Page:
By Ingrid Schnader
At 412 members, the largest band in Alabama calls an Over the Mountain community home.
It’s the most-seen high school band in the South, and it has performed in the Macy’s Thanksgiving Day Parade more than any other high school band in the country — the Homewood Patriot Band.
Band director Ron Pence is gearing up for the band’s ninth performance at the Macy’s parade in New York City. The band first went to the parade in 1978, making this year the 40th anniversary of Homewood’s involvement in the parade.
“To take a band four times is just a miracle and a blessing, and it’s very exciting that we’ve been able to keep the tradition of the Homewood band going for so long,” Pence said. “Seventy-eight to now is a long time of excellence. Some bands may get to go once. That might be it. But to go nine times is just fantastic.”
Band members will start the commute to New York City on the Sunday before Thanksgiving. They will arrive on Monday and spend the next two days touring the city, watching the School of Rock on Broadway and seeing the Radio City Rockettes. That Wednesday night, the students will be asked to go to sleep by about 9 p.m.; they’ll have to wake up early the next morning.
A Grueling Schedule
“The day of the parade is a very challenging day for the kids,” Pence said. “We usually get up about 1 a.m. on the day of the parade, and we head into Manhattan and rehearse for the producers of the show.”
The rehearsals give the videographers a chance to figure out the best angles for when the band is broadcast on national television. These rehearsals usually last until 4 a.m., and then the group will go to breakfast at the Hard Rock Cafe. At about 7 a.m., buses will take the students to Central Park.
“Being at Central Park right when the sunrise is coming up – it is just a surreal experience,” Pence said. “You’re in Central Park in the greatest city in our country and one of the most beautiful places there is. And on the Macy’s Thanksgiving Parade, it’s just a bustle of people, thousands and thousands of people.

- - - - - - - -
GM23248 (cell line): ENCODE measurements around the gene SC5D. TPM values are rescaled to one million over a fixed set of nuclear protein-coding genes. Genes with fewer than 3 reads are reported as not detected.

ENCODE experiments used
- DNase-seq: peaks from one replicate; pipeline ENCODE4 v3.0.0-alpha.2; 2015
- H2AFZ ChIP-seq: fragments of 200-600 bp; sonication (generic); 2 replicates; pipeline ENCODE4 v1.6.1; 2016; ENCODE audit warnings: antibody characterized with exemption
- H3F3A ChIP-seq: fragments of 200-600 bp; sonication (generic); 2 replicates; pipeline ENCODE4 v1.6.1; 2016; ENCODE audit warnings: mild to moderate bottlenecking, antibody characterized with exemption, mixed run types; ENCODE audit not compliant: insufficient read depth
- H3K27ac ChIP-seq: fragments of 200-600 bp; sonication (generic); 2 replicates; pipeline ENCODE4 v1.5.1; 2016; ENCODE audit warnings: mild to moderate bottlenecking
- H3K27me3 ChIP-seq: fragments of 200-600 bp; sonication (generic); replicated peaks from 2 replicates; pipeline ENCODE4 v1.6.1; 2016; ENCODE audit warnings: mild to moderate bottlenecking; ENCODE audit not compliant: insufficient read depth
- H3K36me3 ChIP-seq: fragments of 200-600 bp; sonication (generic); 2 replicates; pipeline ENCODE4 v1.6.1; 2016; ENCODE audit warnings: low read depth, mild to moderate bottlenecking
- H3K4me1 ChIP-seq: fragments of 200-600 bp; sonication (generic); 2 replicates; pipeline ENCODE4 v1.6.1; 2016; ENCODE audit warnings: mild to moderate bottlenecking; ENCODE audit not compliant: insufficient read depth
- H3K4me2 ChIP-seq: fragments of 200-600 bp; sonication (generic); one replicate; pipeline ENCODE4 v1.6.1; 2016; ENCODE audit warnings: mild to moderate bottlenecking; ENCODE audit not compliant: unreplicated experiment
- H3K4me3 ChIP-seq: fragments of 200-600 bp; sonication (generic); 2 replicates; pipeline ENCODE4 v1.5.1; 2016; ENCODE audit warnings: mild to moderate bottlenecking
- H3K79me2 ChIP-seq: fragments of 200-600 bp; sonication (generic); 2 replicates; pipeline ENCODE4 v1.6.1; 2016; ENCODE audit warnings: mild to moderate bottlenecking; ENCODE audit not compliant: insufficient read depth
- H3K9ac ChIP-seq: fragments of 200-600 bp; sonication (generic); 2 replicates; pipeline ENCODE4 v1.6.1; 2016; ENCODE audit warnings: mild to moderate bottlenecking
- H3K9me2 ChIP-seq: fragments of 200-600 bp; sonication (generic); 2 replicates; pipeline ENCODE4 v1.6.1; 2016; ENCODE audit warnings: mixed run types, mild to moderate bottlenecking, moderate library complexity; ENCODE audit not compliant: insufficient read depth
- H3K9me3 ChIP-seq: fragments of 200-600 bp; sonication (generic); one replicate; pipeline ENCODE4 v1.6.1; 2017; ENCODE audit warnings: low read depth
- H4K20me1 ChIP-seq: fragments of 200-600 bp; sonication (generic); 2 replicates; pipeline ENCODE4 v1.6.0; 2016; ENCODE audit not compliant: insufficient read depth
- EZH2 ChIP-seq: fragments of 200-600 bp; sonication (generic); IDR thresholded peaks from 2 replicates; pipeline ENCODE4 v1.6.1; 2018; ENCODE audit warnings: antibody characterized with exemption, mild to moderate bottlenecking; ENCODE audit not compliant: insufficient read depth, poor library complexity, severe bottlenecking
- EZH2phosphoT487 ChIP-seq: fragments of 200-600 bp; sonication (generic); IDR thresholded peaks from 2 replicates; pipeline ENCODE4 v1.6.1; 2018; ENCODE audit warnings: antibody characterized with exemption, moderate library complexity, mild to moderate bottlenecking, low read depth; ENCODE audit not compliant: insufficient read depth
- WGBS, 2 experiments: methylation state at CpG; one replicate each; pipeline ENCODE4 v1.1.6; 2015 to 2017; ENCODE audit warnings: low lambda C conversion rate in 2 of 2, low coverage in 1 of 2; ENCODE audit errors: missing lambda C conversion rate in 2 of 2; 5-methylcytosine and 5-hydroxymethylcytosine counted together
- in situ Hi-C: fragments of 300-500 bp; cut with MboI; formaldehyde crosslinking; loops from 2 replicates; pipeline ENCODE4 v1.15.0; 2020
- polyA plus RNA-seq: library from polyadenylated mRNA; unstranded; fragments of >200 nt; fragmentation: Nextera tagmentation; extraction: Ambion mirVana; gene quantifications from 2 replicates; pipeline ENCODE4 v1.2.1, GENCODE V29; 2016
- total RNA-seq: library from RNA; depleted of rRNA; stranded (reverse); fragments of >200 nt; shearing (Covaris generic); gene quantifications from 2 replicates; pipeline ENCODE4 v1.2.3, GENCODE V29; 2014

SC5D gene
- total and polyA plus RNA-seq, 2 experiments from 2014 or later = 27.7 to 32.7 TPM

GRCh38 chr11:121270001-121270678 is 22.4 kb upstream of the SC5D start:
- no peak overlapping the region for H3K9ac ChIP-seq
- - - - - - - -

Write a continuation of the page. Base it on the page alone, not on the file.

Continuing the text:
“It’s just so exciting because one of the greatest American traditions is about to start. And when you’re with the band, you’re getting off the bus and you know this is about to start,” Pence said. “All these years of planning, because for this event, it’s been about 2½ or three years in planning, probably for me as a band director, 20 years of planning.”
All 400-plus members of the Homewood band will pile into the sidewalks of Central Park with trumpets, tubas and other instruments in hand. They aren’t told where they will be in the lineup, so they must wait for a couple of hours and listen for their name to be called.
“So you’re sitting in this mass of humanity waiting for everything to start,” he said. “Everybody’s buzzing.”
When the announcer says, “Homewood Patriot Band, let’s have a parade!” the band will start its 2.5-mile trek from Central Park to Macy’s.
“When we play, our first note is in the street, heading down to Columbus Circle,” Pence said. “So we’ll make that turn. And the kids are just on fire. They’re ready to go. We probably play our music just a little too fast and with a little too much energy. The crowd is just cheering you on and screaming.”
Pence said he can hear people screaming, “Roll Tide!” “War Eagle!” and “Yay Alabama!” as band members march their route.
The event is rain or shine, and Pence said band members had to march once in a storm that resembled a monsoon.
“We still played,” he said. “Kids’ hats were flying, and we were catching them. By the end of the parade, the water was a foot deep to the side of the road. We were soaked to the bone. But when we got to the camera, we were spot-on. The kids still performed.”
When they get to Macy’s, there is a giant star painted on the street where band members will stand for their one minute and 30 seconds of TV time.
After the parade, the group will go on a Thanksgiving dinner cruise with family members who have made the trip.
Once it’s all over, Pence said it takes a while to recover from the exhilaration.
“It’s such a great challenge to put it all together and to see it come to an end – and hopefully successfully to an end,” Pence said. “I won’t lie, it takes a long time to recover from it emotionally and physically, because it drains you so much. I’m not getting a lot of sleep now thinking about it and trying to get ready for the football season and make sure our band is our band when it shows up.”
Pence said the performance this year is a family event. His youngest son, Sam, will be marching in the parade this year. The assistant band director, Chris Cooper, will have two children in the parade.
“It’s exciting because we’ve been to New York so many times, and I’ve seen the band go through it and march in it,” said Mason Cooper. “It’s fun to be a part of it now, especially with (my sister) and my dad and the Pence family.”
Mason’s sister, Molly Kathryn, has been a Star Spangled Girl for the past three years. She agreed that it’s exciting, but she said she’s a little bit nervous, too.
“Because it’s going to be on TV,” she said. “And there’s a lot of people. I think it’s going to be really fun though.”
For other kids, this will be their first time to New York. Pence said he is doing everything he can to help every student who wants to go.
“The balloons are as big as buildings. It’s just unbelievable,” he said. “Put it on your bucket list, because it is just magical.”